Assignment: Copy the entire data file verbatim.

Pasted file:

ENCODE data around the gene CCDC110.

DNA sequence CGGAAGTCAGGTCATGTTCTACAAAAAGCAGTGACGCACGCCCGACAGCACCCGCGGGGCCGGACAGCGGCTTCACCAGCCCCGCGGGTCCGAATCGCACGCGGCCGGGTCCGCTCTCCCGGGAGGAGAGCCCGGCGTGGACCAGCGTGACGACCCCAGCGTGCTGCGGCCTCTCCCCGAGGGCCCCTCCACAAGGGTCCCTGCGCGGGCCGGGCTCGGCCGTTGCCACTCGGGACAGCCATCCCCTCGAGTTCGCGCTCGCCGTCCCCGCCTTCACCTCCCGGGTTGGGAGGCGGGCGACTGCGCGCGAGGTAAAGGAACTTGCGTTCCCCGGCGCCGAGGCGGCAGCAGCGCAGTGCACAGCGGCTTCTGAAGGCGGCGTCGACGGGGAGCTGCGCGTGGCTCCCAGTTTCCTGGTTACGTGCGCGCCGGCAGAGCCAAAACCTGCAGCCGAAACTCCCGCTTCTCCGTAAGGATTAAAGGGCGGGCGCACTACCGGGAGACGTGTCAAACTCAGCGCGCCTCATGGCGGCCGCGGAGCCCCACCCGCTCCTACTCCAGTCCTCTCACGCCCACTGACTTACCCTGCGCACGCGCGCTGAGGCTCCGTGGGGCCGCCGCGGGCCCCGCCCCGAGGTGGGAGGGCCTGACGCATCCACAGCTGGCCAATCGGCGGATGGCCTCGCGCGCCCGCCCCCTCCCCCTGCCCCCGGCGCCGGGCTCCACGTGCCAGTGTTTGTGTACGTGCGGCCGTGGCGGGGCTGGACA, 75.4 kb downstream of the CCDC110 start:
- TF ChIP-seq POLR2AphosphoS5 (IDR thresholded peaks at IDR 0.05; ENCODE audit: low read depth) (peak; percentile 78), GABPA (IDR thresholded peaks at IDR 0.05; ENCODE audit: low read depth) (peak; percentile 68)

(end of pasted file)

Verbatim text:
ENCODE data around the gene CCDC110.

DNA sequence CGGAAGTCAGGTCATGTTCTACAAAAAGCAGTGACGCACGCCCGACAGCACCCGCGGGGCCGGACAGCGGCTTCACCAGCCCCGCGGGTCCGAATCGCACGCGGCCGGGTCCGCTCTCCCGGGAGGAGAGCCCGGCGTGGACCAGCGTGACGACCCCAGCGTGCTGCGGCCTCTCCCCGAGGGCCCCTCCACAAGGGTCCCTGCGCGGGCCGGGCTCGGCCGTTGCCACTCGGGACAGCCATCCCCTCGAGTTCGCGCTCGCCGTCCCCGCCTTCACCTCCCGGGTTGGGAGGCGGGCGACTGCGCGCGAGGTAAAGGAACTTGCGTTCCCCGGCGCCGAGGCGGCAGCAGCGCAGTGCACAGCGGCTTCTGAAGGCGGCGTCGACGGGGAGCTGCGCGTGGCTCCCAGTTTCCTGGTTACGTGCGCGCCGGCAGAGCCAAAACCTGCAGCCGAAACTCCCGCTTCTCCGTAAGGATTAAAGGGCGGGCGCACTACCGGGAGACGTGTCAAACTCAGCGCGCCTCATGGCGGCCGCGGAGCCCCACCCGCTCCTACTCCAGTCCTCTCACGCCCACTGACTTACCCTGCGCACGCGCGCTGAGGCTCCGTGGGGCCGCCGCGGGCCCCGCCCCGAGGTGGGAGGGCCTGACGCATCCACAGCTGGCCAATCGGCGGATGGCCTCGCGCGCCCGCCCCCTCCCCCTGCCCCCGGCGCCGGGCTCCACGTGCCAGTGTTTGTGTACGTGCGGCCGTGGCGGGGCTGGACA, 75.4 kb downstream of the CCDC110 start:
- TF ChIP-seq POLR2AphosphoS5 (IDR thresholded peaks at IDR 0.05; ENCODE audit: low read depth) (peak; percentile 78), GABPA (IDR thresholded peaks at IDR 0.05; ENCODE audit: low read depth) (peak; percentile 68)